Schematic representation of electrochemical synthesis of mesoporous and non-mesoporous CoPt nanowires on polycarbonate membranes coated with gold layer.
Table 1
Surface tension (γ), viscosity (η), relative density (δr,H2O), conductivity (ҡ), and hydrodynamic diameter (Dh) of aqueous solution (W) and ionic liquid in water microemulsion (IL/W microemulsion) at 25 °C.

In all cases, in order to favor the initial filling of the membrane’s channels for the CoPt deposition, membranes were introduced in the aqueous solution or in the microemulsion for long time (24 h). After this, the electrochemical synthesis of the CoPt nanowires was performed in the IL/W microemulsion and the resulting nanowires were compared with those obtained in aqueous solution. Previously, an electrochemical study of the process in each system was necessary to define the potentials adequate to obtain the CoPt nanowires. As gold seed layers were used to make conductive the membranes, the electrochemical study of the deposition process was initially performed on Si/Ti (15 nm)/Au (100 nm) substrates and after on polycarbonate membranes/Au (100 nm) substrates to detect possible influence of the porous template.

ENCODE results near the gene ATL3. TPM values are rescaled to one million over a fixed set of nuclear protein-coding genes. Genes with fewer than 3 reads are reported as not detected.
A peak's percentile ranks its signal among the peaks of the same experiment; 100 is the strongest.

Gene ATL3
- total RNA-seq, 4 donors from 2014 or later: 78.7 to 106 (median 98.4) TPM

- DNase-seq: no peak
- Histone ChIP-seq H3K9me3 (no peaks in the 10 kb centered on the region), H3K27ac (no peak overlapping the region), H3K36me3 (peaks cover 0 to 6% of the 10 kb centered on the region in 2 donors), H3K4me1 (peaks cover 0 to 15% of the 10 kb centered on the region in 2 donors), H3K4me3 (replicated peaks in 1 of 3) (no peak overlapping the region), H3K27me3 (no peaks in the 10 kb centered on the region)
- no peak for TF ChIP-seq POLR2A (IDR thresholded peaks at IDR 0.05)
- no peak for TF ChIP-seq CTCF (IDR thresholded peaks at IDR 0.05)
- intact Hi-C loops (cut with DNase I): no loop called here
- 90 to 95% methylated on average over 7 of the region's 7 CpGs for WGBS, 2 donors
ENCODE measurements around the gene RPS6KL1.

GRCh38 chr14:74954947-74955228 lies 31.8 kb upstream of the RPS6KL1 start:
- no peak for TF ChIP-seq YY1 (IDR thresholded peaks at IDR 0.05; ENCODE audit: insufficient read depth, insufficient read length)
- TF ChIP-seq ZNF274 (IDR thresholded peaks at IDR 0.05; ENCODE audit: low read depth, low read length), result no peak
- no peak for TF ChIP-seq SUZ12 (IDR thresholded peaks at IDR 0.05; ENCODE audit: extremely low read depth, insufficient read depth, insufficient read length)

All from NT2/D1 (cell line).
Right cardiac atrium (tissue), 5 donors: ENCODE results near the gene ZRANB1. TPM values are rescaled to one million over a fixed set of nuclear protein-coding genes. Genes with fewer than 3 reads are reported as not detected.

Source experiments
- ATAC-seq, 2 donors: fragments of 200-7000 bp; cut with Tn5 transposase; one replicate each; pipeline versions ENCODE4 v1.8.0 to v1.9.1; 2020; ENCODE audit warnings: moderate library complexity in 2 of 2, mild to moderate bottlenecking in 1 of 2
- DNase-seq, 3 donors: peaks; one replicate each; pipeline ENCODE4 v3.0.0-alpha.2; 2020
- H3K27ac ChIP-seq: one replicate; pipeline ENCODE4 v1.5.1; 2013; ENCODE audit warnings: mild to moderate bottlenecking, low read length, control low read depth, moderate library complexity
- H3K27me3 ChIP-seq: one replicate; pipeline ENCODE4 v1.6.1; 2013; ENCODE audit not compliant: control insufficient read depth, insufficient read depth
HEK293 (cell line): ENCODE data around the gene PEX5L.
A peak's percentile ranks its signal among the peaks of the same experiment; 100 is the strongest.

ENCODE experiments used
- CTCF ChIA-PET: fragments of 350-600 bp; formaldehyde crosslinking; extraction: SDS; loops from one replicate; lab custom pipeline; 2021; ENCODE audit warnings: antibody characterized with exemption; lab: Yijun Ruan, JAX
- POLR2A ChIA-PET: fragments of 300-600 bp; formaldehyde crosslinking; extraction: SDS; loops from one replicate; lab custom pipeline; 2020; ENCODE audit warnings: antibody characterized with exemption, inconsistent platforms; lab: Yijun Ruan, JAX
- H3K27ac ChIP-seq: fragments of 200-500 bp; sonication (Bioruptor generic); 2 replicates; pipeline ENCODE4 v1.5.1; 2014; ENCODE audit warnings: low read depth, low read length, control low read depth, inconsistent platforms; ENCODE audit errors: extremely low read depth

From the voltammetric results on Si/Ti/Au substrates, the deposition process of CoPt system in aqueous solution (W), aqueous solution-surfactant (79W:21S) or IL/W microemulsions systems seem occur in a similar way. Figure 2 shows the cyclic voltammogram of each system at 50 mV·s−1. The selected cathodic limit (−1.0 V) allows detecting the main reduction processes: platinum (IV) reduction (R1), protons reduction over the first deposited platinum (R2) and simultaneously reduction of cobalt and hydrogen evolution (R3). In the anodic scan, the oxidation of retained molecular hydrogen over the surface electrode (O1) and the quasi-simultaneously surface oxidation of platinum and gold (OS) were detected. The oxidation of the CoPt is difficult to detect as corresponds to a noble platinum alloy [39]. The voltammetric study allows detecting the same processes from IL/W microemulsion, but its major viscosity and slightly lower conductivity implies lower current densities of the processes, i.e., lower deposition rate. Intermediate current densities were observed for the aqueous solution-surfactant system; this solution was studied to analyze the surfactant effect and to determine the veritable effect of microemulsion in nanowire characteristics.